I’m David Veech and this is Elevate Your Performance.
We’re exploring this spectrum of organizational culture that spans from Defiance to Engagement.
I believe the vast majority of organizations operate in a culture of compliance. You can be perfectly successful here. Some are even satisfied here.
In a culture of compliance, people show up, work hard, and generally stay within the lines. That’s another way of saying they do what they are told. They follow the rules. They comply.
Following rules is essential, but restrictive. To create something new, like a new process, or even to change a process, everyone has learned that you can only do something like that when your leader has directed it. That directive doesn’t have to be dictatorial. It can come in the form of an innocent question, “How’d you like to be on the next kaizen team?”
And that is what makes us tend to stay in this culture of compliance. People have learned not to try new things because of the likely response they will get from either their leaders or their peers. We’ve learned not to rock the boat. We’ve learned not to stand out.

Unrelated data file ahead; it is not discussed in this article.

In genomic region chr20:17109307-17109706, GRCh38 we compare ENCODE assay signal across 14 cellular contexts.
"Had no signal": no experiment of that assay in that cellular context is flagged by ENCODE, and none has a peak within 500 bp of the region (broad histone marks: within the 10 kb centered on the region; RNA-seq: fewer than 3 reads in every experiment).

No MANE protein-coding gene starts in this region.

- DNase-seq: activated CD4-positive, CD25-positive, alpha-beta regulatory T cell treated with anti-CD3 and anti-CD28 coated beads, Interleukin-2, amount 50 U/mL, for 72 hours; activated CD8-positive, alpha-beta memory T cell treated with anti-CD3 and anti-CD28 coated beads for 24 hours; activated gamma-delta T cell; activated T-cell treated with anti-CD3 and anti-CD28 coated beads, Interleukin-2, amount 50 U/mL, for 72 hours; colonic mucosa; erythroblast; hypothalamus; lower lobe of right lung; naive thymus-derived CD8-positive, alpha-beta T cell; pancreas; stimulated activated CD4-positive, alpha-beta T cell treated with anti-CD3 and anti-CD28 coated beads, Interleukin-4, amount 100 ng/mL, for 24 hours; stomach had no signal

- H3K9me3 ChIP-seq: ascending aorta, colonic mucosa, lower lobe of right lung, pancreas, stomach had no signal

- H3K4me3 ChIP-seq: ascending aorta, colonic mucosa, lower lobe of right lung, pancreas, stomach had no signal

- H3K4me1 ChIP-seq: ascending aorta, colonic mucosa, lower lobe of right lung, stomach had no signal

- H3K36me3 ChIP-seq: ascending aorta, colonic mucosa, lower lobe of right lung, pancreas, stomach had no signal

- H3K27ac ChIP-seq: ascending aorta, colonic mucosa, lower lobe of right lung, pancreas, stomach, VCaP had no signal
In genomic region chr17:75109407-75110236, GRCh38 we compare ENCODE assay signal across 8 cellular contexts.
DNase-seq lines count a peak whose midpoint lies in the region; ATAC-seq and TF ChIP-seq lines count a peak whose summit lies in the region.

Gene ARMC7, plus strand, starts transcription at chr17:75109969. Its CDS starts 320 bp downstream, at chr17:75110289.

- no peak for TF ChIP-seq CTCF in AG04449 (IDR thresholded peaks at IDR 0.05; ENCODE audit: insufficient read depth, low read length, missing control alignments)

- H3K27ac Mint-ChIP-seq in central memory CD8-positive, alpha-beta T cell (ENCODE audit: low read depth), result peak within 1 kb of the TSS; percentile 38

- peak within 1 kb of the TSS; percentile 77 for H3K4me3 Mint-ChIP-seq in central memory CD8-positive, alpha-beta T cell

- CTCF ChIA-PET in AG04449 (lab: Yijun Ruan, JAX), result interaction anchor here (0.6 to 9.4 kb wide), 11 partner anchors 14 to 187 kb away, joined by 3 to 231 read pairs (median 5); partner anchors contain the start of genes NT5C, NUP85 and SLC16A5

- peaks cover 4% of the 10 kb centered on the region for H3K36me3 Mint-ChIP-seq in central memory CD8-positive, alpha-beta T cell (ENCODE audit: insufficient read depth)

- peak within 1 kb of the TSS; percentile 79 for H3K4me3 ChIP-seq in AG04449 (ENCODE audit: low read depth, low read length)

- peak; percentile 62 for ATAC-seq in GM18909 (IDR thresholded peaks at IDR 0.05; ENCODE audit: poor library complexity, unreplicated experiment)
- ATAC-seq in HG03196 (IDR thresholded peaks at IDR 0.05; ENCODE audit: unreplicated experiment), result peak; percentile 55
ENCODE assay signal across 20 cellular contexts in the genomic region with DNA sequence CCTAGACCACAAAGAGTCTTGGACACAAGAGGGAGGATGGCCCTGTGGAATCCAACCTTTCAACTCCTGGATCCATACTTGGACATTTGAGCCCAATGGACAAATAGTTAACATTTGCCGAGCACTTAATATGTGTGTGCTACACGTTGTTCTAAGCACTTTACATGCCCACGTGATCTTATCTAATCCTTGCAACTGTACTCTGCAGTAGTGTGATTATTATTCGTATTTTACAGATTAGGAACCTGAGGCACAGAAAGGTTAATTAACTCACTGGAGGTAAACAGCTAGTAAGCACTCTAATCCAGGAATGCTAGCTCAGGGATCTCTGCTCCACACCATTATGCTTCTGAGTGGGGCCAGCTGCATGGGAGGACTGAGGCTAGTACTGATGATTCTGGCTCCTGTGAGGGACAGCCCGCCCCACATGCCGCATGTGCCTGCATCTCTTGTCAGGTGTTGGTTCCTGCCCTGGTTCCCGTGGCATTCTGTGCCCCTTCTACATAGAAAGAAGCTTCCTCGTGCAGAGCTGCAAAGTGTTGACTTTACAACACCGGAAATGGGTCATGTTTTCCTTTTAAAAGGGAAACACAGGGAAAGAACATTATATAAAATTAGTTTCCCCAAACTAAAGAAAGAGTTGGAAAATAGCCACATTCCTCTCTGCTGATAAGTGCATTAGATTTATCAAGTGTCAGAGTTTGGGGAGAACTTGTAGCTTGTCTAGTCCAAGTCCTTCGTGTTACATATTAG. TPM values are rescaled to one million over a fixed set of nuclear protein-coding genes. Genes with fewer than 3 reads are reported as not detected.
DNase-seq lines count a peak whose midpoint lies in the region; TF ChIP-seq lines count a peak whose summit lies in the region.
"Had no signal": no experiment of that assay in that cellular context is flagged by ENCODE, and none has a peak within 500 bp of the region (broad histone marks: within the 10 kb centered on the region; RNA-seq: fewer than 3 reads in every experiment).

To change this, we can’t just talk about encouraging people to share their ideas. We can’t just ask people to let us know when they need help. We have to have systems that make it safe for people to do these things.
The best way to convince people that this is safe is to deliberately train them on the techniques we want them to use when they have a problem or an idea. We might need to do some conventional familiarization training – the classroom stuff we’re used to, but the more effective, although slower, way is to build a system that teaches them in real time when they have a problem or an idea. In this case, the leader is the teacher and coach and reinforces the notion that we do want people to begin pushing the limits of the way we currently do things and forcing changes in the rules when the rules restrict us from improving performance.
I have some ideas that can help you build these systems, so give me a call and we can get started.
Have a great day and I’ll see you tomorrow!